Community Update: Replacements Progressing Well
February 20, 2018 – The replacement of the upper and lower wharves at Black Rapids Lock 13 on the Rideau Canal National Historic Site is progressing well. The project is on target to be completed in spring 2018, in time for navigation.
Since early January, the contractor at Black Rapids has demolished both the upper and lower wharves. Recently, they placed the concrete foundation for both wharves and are currently building timber cribs for the upper wharf. The construction of cribs for the lower wharf will follow. Concrete slabs will be the final element placed on the cribs to form the deck of both wharves in March. The new wharves are slated to be available for recreational use this navigation season.
Work to replace the Black Rapids Wharves is part of Parks Canada’s unprecedented $3 billion dollar investment to support infrastructure work to heritage, visitor, waterway and highway assets located within national historic sites, national parks, and national marine conservation areas across Canada. These investments represent the largest federal infrastructure plan in the 105-year history of Parks Canada.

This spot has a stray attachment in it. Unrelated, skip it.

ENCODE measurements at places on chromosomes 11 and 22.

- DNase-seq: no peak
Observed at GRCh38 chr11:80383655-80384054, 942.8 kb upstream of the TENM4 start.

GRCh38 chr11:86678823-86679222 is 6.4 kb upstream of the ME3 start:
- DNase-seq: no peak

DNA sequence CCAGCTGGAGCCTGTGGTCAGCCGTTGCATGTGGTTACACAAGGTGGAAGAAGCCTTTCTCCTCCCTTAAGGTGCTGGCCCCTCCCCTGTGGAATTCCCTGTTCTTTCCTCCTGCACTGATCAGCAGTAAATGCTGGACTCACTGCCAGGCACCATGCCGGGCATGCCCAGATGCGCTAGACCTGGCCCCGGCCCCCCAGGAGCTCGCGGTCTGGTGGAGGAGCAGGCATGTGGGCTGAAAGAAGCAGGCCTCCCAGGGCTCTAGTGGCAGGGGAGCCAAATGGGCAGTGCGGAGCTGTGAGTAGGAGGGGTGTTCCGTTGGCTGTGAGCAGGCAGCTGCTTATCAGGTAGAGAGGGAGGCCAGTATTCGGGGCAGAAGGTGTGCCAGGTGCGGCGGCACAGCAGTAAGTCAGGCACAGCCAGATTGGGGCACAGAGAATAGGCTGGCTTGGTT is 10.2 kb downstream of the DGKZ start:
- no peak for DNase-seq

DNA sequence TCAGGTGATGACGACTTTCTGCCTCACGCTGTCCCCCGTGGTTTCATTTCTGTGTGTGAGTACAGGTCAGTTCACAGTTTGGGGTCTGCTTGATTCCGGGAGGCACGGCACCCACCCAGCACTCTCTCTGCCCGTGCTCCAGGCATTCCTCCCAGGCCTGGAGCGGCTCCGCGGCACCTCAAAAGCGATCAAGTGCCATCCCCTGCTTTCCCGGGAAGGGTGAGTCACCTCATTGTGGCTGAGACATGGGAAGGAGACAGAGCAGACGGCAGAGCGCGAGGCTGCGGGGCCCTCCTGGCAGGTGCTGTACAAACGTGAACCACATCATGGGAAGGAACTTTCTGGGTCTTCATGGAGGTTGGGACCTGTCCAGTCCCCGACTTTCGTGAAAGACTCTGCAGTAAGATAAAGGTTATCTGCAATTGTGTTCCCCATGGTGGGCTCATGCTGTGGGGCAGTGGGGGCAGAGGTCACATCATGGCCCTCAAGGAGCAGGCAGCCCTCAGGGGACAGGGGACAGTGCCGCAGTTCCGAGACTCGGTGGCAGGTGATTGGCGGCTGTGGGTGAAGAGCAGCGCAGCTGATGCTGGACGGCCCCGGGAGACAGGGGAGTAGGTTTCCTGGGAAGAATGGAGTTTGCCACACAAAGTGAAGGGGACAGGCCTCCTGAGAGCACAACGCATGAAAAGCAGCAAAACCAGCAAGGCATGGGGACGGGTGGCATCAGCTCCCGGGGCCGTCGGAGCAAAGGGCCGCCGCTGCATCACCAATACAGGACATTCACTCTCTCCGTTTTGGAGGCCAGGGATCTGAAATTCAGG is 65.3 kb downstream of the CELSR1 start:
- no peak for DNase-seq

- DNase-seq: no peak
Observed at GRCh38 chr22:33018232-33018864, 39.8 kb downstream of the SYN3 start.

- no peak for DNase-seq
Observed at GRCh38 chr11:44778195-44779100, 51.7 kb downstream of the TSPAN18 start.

About Black Rapids Lock 13In 1827, Black Rapids Lock was built along a 2.4 kilometre stretch of rapids on the Rideau Canal. The lock was built out of local limestone sourced from a quarry on the east bank of the river, opened specifically to supply the lock construction. In 1829, the lockmaster’s house was completed, with the dam and artificial channel completion following thereafter.
Throughout the years, a number of repairs and modifications have been made at Black Rapids Lockstation. In 1925, the waste weir was rebuilt in concrete. Concrete was again used in the late 1940s and early 1950s to rebuild the timber dam. In the late 1960s, under the operation of Transport Canada, Black Rapids Lock was converted to hydraulic mechanized operation to improve efficiencies for recreational boat traffic.